-1

Which form is better to use?

  • He made a picture of his sister.
  • He has made a picture of his sister.

And why?

The situation in which I want to use it is as follows. This is my first sentence. No background or conversation was done before. I don't know the person I am talking to and neither does he. We see each other for the first time. Also he doesn't know my sister or anything like that.

  • 1
    Can you provide more of the context? Just like that both are correct. Also, you might want to try this site: ell.stackexchange.com/questions – fluffy Apr 14 '13 at 8:37
  • Why more information? There are only two states "0" or "1". 0 = Image doesn't exist. 1 = Image does exist. I am talking about the state "1". No other speculations are needed. So, which tense would you suggest in this case? – Derfder Apr 14 '13 at 9:18
  • This question has been asked, and answered, dozens of times before. We even have a dedicated tag. Please search the site before asking. Thank you. – RegDwigнt Apr 14 '13 at 10:47
2

"He made a picture of his sister." is what you'll more frequently run into in the U.S., regardless of the context.

"He has made a picture of his sister" doesn't run off the tongue very easily. The only situation that would really be used is if a child just drew a picture and someone was immediately commenting on it. Even then, it would be wierd if a contraction wasn't in place.

"Look what he did! He's made a picture of his sister!"

I'm mainly talking about conversational English, but this would apply to written work as well.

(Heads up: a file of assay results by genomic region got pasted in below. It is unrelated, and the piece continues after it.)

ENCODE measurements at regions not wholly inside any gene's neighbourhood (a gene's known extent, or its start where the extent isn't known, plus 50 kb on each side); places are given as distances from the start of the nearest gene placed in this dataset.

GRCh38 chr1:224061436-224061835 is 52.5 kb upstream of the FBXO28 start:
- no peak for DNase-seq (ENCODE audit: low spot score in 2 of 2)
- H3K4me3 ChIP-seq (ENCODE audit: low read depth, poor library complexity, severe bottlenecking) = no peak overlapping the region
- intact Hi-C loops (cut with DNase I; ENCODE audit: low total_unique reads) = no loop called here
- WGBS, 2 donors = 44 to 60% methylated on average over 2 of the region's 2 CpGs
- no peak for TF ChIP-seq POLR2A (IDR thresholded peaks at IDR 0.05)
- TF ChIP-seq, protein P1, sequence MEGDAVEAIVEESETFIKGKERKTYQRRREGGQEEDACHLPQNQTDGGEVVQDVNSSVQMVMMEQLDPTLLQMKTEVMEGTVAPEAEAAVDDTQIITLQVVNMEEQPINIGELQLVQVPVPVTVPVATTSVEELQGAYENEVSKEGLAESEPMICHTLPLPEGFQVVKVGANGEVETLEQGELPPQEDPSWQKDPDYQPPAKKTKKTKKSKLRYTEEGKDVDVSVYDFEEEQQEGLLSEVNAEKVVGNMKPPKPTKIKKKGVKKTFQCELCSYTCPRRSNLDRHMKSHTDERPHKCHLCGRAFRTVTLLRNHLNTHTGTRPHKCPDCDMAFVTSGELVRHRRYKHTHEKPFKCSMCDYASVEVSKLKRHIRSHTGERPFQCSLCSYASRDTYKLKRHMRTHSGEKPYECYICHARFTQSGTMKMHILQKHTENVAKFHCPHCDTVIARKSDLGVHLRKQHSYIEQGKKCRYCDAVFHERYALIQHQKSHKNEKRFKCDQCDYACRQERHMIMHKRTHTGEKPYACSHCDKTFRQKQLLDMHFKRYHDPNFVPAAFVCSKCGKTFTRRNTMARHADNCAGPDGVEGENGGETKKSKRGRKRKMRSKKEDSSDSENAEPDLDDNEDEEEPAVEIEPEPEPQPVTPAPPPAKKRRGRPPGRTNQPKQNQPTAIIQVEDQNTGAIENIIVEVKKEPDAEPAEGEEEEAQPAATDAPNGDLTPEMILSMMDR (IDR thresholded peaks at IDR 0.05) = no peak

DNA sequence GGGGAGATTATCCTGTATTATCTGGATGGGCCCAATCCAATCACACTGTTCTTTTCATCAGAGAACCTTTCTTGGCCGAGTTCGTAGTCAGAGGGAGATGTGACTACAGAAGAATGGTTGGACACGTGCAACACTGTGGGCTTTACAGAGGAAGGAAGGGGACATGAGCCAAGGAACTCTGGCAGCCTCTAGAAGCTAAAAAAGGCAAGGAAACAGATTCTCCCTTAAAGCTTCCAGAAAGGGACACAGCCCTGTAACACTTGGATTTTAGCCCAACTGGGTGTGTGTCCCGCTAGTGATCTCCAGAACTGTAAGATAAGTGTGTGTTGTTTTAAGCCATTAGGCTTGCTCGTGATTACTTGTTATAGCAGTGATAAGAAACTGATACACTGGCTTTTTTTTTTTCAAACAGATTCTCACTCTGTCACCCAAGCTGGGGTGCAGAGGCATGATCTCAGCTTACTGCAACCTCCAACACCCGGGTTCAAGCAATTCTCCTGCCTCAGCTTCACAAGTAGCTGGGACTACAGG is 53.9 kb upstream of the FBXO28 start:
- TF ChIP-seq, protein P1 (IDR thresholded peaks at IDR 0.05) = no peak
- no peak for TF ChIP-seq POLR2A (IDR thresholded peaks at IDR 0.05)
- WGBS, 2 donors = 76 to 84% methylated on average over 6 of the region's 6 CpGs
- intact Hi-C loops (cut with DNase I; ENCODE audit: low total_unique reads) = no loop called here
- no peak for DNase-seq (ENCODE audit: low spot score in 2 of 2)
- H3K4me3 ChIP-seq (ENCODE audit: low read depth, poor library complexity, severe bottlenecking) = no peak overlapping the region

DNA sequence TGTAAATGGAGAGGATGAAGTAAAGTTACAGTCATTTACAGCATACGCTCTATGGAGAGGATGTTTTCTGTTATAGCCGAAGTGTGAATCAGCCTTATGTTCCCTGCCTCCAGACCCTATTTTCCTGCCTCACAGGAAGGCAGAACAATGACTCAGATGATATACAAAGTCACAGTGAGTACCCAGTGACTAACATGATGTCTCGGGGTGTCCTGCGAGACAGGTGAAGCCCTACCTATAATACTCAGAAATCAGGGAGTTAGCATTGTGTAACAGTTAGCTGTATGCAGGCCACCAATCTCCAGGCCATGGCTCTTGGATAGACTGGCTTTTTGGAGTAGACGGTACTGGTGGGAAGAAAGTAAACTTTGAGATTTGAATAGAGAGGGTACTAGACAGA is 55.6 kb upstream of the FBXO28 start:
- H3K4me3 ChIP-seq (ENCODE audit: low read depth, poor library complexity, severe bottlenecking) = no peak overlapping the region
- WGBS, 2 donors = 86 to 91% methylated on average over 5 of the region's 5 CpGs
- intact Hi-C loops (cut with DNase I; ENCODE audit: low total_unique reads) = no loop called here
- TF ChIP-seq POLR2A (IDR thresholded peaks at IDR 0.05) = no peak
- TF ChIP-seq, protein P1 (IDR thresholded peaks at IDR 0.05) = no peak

| improve this answer | |
2

The first places the making of the picture at a specific time in the past. The second suggests that the picture was made quite recently and that that fact is relevant to what has gone on previously in the conversation.

| improve this answer | |
  • So which one to use? – Derfder Apr 14 '13 at 9:13
  • It depends on what has gone on previously in the conversation. – Barrie England Apr 14 '13 at 9:20
  • Nothing. This is my first sentence. I don't know the person and he doesn't know me or my sister or any other background. – Derfder Apr 14 '13 at 9:21
  • It still depends on the context. – Barrie England Apr 14 '13 at 9:33
  • Here is the context: This is my first sentence. No background or conversation was done before. I don't know the person I am talking to and neither does he. We see each other for the first time. Also he doesn't know my sister or anything like that. – Derfder Apr 14 '13 at 9:38

Not the answer you're looking for? Browse other questions tagged or ask your own question.